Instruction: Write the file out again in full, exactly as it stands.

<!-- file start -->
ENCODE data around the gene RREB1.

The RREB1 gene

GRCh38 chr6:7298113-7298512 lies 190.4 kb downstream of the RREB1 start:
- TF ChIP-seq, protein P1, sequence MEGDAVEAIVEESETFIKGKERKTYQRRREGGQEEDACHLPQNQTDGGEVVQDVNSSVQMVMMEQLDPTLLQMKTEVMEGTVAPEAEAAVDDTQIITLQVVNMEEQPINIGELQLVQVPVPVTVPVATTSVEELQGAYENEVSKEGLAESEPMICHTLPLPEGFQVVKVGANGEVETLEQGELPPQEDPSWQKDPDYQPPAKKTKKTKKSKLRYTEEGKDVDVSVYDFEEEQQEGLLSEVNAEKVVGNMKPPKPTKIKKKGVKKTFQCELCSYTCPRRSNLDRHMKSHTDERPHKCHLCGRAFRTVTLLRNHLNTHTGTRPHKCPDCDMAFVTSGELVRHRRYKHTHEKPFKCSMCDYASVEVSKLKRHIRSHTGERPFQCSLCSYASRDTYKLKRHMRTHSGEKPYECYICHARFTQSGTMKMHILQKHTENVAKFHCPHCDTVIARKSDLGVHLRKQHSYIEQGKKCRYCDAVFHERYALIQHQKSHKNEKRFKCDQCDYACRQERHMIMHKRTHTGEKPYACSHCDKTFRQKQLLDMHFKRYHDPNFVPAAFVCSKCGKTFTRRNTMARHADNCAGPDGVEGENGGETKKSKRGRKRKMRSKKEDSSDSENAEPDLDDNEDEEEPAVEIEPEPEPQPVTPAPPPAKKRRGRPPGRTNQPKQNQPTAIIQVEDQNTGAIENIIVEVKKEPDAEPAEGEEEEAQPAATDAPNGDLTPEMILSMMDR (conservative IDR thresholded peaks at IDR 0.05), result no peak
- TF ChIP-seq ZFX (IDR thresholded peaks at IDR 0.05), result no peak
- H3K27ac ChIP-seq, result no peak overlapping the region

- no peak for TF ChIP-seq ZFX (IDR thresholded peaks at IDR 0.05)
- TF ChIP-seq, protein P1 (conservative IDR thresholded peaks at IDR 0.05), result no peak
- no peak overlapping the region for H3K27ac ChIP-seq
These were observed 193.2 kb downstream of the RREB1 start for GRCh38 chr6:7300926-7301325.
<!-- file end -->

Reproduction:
ENCODE data around the gene RREB1.

The RREB1 gene

GRCh38 chr6:7298113-7298512 lies 190.4 kb downstream of the RREB1 start:
- TF ChIP-seq, protein P1, sequence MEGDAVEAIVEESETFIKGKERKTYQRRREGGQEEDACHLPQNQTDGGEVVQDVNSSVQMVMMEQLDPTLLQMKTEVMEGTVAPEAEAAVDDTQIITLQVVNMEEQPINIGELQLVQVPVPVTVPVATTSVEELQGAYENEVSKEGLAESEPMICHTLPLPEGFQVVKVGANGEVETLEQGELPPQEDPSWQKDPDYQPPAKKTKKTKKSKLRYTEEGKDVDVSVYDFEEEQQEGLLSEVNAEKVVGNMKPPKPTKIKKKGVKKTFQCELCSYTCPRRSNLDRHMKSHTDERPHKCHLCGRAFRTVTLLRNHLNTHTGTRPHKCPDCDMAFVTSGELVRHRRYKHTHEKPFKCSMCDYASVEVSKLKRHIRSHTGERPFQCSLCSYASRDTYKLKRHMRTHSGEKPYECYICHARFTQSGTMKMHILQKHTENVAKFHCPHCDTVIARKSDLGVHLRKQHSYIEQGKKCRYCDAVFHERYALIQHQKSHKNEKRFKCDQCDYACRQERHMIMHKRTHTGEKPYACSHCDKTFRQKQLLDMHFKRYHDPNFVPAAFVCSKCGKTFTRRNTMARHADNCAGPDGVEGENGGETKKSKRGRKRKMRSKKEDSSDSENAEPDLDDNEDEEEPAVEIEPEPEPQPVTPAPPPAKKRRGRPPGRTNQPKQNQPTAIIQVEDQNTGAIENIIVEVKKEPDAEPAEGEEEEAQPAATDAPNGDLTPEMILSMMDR (conservative IDR thresholded peaks at IDR 0.05), result no peak
- TF ChIP-seq ZFX (IDR thresholded peaks at IDR 0.05), result no peak
- H3K27ac ChIP-seq, result no peak overlapping the region

- no peak for TF ChIP-seq ZFX (IDR thresholded peaks at IDR 0.05)
- TF ChIP-seq, protein P1 (conservative IDR thresholded peaks at IDR 0.05), result no peak
- no peak overlapping the region for H3K27ac ChIP-seq
These were observed 193.2 kb downstream of the RREB1 start for GRCh38 chr6:7300926-7301325.